JUPITER, Fla. — Several teachers at Jupiter Community High School say that after weeks of teaching remotely, they are being notified by their principal that they have to return to in-person instruction.
Teachers who have been granted remote work because of their health issues have known the remote assignments were not permanent.
But in just a few weeks, the COVID-19 concerns have not changed and neither have their diagnoses. Yet some are being told they can no longer be accommodated remotely.
Carrie Anderson teaches English to more to nearly 150 11th and 12th graders at Jupiter Community High School. She also runs the largest community service clubs at the school, and has been doing it all remotely.
"I'm an insulin dependent diabetic, and matter of fact, as recently as Thursday I was hospitalized because my blood sugar has not been stable," Anderson said.
Andersen said she also suffers from an autoimmune disease and asthma. Her health issues were the reason she’s been granted remote work at her school.
But now Anderson said she and five other teachers working remotely were told because of count day adjustments, they can no longer be permitted to work remotely.
"Those of us that are remote teaching have no intention of going back into the building. Nothing has changed for our health. There are no more safety precautions. It is not safer," Anderson said. "So this is truly just forcing us into an unpaid leave situation which teachers can’t afford to do."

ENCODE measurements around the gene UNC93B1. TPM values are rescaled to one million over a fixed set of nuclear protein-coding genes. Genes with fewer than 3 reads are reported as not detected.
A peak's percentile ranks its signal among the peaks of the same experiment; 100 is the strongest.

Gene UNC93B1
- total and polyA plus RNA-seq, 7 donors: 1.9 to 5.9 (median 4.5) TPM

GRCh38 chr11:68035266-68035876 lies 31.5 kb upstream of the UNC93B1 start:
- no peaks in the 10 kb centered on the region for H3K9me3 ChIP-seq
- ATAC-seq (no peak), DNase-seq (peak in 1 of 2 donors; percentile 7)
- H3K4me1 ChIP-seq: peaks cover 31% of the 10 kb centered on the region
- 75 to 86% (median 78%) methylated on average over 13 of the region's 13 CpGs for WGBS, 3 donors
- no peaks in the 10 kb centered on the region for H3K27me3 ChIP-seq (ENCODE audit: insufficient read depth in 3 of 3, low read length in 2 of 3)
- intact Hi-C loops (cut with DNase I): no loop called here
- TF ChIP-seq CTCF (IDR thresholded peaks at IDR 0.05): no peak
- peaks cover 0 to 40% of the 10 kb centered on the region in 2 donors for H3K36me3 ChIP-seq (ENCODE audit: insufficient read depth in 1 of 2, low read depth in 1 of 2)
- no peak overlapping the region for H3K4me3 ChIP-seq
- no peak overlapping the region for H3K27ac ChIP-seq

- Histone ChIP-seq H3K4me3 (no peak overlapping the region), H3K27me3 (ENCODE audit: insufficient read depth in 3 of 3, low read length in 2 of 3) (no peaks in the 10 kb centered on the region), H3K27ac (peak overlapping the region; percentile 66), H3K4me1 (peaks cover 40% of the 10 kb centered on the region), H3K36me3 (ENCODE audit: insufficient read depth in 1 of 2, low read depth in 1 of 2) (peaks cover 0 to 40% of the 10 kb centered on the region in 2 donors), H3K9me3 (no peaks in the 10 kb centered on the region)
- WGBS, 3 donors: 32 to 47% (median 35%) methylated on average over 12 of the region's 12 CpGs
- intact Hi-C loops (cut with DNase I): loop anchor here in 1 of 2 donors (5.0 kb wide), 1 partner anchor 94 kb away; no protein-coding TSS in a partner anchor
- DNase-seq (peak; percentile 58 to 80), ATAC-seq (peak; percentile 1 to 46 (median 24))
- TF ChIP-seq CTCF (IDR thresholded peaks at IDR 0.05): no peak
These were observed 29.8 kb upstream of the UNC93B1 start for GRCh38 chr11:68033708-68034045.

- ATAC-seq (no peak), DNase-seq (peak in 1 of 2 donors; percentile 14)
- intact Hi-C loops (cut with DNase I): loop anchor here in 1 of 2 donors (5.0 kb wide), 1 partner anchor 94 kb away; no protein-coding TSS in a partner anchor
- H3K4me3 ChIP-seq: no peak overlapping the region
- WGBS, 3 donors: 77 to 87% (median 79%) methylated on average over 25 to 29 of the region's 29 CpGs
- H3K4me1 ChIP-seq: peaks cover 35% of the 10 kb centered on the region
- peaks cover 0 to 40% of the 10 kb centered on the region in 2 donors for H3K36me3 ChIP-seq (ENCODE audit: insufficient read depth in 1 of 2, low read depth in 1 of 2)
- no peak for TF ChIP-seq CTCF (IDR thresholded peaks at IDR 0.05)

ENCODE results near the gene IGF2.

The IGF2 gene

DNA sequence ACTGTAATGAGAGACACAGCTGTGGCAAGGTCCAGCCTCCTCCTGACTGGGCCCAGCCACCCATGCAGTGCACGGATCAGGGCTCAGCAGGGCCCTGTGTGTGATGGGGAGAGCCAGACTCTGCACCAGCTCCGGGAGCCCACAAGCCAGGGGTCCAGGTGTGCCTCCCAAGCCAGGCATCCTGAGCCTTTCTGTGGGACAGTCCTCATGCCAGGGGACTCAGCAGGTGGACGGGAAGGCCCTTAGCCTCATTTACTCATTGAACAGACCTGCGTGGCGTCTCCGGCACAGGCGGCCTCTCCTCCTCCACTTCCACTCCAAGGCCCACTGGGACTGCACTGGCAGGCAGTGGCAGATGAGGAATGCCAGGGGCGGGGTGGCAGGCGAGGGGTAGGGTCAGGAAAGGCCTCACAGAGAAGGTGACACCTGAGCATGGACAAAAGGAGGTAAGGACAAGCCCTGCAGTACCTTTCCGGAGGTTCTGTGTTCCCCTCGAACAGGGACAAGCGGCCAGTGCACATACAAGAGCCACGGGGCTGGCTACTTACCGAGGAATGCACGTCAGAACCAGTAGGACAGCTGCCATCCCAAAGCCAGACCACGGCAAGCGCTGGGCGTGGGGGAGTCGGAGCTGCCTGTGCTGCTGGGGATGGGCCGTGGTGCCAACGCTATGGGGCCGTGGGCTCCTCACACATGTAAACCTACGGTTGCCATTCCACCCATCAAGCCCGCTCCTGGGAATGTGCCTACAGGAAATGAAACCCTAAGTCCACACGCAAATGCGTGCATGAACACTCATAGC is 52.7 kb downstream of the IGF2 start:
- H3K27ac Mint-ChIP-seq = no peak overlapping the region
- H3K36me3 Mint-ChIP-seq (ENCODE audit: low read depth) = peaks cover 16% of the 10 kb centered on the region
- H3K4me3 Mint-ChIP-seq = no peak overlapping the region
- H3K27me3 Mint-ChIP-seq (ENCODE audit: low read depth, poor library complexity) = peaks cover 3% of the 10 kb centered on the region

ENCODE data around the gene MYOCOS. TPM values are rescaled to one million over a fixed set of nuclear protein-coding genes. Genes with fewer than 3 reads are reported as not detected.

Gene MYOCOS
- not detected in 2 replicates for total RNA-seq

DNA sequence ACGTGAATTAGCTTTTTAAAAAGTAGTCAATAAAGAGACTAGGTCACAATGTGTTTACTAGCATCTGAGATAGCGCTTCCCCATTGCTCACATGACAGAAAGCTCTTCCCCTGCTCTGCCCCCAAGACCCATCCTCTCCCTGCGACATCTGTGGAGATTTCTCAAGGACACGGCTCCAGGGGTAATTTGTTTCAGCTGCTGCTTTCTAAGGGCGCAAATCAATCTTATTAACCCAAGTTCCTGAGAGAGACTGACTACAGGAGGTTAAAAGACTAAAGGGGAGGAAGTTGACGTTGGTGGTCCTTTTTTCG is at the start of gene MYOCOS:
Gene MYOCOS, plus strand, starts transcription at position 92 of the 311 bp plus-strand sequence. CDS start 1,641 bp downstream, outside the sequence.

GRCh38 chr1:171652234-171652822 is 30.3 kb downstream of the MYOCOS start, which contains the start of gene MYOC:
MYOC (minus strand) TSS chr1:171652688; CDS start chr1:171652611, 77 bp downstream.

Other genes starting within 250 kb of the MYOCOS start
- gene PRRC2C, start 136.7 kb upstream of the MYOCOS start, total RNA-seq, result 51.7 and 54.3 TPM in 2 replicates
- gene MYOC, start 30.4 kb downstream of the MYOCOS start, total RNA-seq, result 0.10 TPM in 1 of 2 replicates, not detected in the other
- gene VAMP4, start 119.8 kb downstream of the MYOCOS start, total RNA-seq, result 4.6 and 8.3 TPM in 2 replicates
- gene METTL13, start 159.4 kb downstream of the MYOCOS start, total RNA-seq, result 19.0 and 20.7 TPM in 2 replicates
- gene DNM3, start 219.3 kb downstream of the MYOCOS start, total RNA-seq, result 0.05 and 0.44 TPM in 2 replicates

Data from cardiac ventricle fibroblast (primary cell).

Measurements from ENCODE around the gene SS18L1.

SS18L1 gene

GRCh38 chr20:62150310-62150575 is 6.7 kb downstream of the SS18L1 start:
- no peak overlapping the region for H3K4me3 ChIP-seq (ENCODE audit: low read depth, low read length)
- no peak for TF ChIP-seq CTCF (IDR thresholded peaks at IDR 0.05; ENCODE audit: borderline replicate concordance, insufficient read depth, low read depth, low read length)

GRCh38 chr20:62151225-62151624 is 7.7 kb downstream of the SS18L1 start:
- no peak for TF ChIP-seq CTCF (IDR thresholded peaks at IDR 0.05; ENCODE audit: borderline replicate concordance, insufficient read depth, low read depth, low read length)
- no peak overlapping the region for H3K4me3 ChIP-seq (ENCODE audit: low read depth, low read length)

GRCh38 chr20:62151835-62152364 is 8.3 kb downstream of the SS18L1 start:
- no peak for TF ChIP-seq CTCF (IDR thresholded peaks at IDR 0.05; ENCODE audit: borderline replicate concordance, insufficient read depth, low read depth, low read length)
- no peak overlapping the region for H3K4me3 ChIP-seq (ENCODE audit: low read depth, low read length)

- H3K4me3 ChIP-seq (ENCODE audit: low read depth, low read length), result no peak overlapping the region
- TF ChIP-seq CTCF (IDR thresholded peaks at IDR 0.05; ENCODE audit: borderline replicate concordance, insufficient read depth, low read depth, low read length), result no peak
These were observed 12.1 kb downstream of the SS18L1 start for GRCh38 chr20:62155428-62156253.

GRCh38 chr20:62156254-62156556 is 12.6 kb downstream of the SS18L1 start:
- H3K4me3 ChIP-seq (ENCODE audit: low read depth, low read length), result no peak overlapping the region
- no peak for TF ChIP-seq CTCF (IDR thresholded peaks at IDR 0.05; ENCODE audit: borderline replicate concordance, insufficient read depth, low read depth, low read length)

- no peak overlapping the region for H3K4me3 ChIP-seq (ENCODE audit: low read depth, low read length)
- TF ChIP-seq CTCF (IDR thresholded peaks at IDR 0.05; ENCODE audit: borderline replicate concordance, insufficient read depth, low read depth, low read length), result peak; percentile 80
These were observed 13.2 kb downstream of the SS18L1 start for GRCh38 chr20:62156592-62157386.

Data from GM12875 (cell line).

Dr. Colleen Iannitti, the principal of Jupiter Community High School, explains the school had a significant reduction in enrollment this year, losing six teaching positions and 12 clerical positions, and said she can no longer accommodate remote assignments. The principal also said starting next week, 50% of their students will be on campus.
Dr. Iannitti sent this statement to WPTV on Wednesday:
"Currently, Jupiter High School has one of the highest percentages of students attending Brick and Mortar in the district. Next week, approximately 50% of our students will be on campus. As the instructional leader of Jupiter High School, it is my responsibility to ensure that I maintain a safe campus and meet the educational and emotional needs of every student.
Jupiter High had a significant decline in enrollment this year. As a result, we lost six teaching positions and two clerical positions. Unfortunately, I can no longer accommodate remote working assignments for educators.
I am unable to continue to both supervise the Brick and Mortar students for faculty who are working remotely, and provide coverage for teachers who are out sick. It is in the best interest of Jupiter High School students to have all of their educators working on campus.
To add further context, it’s important to note that employees were notified by the Palm Beach County School District, early on, that remote work opportunities, created at the school level, are based on remote work opportunities available for eligible members of staff.
Employees were also made aware that remote work assignments are subject to change based upon the needs of the individual schools. There is no guarantee as to remote work, or the length of time an employee may be permitted to continue to work remotely.
While it is the District's goal to accommodate employees who request remote assignments, accommodating these requests is subject to change based on necessity.
Employees who are not comfortable returning at this time may explore other options including using sick/medical leave or applying for unpaid personal leave."
Andersen said, at last check, 84% of her students are learning remotely.